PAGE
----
Arts & Culture

The Ira Glass Infatuation Post/ This American Life Review: Game Changer

Plastics was the name of the game for Dustin Hoffman, shale is what Ira Glass has got to work with in this week’s Game Changer. Read More

By / July 13, 2011
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Sexy scientist time! You know it’s going to be a good one when you have smart men arguing from the onslaught. But maybe we’re just into that over here. Plastics was the name of the game for Dustin Hoffman, shale is what Ira Glass has got to work with in this week’s Game Changer.

It’s like S. Jackson is narrating more parts of our lives by the day: the briefcase of soul is Marseilles’s once again.  Marsellus, now instead of an intimidating black man is an underground shale in Pennsylvania, a goldmine of natural gases whose fate is trapped in the volatile briefcase of academia.

Act 1: Objective neutral unbiased calculations…he compared himself to Louis Pasteur…

Two concerned scientists battle it out while the bureaucratic and self-serving university system stays disloyal to the interest of the greater good, in a nutshell. Terry Engelder of Penn theoretically hit natural gas under a shale, and his findings are reappropriated from the safe ivory tower to the special interests of the university provost. Meanwhile, Dan Volz at Pitt sees a more ominous future, particularly in the lack of pursuits for environmental protection, by the private sector (understandably) and the EPA (being denied data by the university). Said the Pitt Dean: advocacy is probably not the appropriate for universities. In the end, both scientists are thrown to the dogs by the money-hungry academic institution. I can relate. Frakking administrators.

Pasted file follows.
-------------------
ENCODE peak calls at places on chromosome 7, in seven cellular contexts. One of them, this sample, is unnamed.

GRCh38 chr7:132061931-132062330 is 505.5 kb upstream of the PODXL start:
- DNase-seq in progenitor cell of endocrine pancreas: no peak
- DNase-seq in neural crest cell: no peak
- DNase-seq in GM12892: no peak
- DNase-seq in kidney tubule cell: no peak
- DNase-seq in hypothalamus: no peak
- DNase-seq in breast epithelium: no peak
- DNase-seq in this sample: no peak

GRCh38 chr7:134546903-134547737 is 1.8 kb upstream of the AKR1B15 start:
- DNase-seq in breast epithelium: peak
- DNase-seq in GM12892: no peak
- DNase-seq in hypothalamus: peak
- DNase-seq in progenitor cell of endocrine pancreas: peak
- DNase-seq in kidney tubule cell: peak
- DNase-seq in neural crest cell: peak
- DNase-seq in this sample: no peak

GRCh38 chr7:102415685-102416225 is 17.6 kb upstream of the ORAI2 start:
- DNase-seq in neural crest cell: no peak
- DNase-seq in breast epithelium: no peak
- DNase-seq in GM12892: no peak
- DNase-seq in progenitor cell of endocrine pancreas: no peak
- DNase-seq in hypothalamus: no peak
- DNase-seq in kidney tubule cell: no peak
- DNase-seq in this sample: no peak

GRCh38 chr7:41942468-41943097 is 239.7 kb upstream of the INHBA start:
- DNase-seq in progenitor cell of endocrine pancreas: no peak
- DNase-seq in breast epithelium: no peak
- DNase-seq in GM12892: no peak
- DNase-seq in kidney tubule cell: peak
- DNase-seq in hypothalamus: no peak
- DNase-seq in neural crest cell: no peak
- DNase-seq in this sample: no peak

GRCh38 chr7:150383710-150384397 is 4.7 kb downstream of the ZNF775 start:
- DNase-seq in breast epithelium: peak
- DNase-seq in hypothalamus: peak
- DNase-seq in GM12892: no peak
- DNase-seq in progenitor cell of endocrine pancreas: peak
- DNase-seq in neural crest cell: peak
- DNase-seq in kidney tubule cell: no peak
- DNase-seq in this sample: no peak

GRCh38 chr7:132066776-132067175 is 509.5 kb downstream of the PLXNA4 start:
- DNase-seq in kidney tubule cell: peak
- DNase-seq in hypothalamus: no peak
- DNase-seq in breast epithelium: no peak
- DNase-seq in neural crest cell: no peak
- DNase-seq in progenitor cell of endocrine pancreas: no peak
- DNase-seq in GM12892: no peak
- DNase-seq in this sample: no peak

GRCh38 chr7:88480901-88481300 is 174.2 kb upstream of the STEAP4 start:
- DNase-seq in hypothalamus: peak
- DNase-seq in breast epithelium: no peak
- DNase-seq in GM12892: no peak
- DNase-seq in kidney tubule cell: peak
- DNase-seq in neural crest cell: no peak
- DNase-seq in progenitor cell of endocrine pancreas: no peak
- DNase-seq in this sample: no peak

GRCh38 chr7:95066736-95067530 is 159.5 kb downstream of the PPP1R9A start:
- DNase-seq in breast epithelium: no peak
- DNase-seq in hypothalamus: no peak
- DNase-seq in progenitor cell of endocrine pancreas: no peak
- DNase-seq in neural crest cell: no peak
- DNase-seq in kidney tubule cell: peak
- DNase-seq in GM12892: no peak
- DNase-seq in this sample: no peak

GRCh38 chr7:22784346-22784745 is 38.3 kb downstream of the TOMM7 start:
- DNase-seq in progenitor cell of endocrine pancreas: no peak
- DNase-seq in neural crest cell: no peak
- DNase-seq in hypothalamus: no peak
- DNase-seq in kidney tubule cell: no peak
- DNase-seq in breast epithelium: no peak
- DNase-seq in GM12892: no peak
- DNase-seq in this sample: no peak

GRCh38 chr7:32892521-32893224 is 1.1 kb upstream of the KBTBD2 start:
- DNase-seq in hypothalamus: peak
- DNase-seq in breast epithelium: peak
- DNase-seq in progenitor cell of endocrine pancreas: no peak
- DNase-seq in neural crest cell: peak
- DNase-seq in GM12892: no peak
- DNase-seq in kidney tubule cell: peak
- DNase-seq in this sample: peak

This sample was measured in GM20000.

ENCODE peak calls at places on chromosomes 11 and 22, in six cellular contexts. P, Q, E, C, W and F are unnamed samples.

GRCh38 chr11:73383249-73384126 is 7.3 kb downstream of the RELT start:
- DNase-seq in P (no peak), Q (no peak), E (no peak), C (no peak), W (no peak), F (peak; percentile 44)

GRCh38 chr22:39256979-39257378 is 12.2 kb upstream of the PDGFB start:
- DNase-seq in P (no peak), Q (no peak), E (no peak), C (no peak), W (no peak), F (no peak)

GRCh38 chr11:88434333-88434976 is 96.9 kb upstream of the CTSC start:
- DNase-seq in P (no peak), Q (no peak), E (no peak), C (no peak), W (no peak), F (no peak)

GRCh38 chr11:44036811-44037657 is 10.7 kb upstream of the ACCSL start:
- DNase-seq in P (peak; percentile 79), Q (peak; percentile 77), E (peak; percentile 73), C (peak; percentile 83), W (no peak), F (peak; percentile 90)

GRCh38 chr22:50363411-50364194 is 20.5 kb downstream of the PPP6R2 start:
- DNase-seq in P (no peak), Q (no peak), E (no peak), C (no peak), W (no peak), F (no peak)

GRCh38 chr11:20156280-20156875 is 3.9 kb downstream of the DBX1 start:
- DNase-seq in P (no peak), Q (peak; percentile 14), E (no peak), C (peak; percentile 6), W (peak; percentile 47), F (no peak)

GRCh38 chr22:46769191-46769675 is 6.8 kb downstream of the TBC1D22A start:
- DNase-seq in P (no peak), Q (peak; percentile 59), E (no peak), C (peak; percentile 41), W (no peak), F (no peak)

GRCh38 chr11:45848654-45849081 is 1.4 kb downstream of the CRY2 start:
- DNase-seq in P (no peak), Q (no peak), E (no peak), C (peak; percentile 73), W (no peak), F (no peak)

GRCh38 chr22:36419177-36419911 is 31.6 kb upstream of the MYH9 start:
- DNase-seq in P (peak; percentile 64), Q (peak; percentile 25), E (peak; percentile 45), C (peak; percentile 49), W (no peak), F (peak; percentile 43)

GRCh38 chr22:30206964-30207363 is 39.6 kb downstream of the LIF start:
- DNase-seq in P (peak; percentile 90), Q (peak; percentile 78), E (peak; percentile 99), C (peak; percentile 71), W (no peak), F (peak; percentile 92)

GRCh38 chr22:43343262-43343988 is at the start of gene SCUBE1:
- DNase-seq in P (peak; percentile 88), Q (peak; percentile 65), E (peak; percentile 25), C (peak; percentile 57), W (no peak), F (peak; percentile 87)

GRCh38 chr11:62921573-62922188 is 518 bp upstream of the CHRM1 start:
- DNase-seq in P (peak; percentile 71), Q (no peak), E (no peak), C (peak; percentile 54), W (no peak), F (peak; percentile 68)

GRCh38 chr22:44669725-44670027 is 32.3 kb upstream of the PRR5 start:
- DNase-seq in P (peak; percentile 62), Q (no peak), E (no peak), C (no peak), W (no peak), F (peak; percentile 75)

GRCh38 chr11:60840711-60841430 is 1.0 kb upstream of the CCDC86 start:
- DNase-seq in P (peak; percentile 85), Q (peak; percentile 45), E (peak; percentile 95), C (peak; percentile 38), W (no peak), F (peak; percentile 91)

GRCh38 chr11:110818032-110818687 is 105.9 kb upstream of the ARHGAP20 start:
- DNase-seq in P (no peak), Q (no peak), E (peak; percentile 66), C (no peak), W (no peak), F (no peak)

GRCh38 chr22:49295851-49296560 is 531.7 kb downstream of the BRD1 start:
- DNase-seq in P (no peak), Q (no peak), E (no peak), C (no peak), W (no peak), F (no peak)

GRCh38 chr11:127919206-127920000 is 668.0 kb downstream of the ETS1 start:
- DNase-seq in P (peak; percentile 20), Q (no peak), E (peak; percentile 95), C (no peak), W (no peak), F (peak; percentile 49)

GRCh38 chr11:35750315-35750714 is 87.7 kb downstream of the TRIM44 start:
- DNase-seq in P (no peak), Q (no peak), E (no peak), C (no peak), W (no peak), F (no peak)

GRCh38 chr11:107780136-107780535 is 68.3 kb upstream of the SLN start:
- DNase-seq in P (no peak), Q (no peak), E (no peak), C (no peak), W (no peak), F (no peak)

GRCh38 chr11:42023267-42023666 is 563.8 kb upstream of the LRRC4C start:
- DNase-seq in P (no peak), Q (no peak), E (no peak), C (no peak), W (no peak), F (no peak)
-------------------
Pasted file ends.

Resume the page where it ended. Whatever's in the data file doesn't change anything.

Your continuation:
Trying for some empathy: economically speaking, is it at all unfair/ unmenschy to conclude that it could be a good idea to pursuing this golden symbiotic solution for all parts of the community (albeit under entirely unresearched conditions)?Incentive-wise, if the university and private sector are transparent about their money-hungry ways, doesn’t it make sense for parties that actually care about humanitarian and environmental concerns should be the ones putting policies into action, giving their side more control, from loud individual constituents to DC special interests to policymakers?  Or am I an asshole?

In the end, the universities put no resources toward researching how the public would be affected despite higher levels of health bullshit elsewhere in the country with similar frakking practices. Penn working in the provost’s interest is akin to Soviet silencing of Chernobyl related medical findings for 20 years.

Act 2: Expensive lawn mowers

Mount pleasant figured out a drilling situation, and got some control from the residents. How about that, A potentially harmonious marriage of the people and the private sector due to compromise. You gotta hear this.

I think the answr is that this American life solved it for you: Sarah Koenig gave you transparency, and now, Pennsylvanians, you know. Fight, move, or stay if you wanna.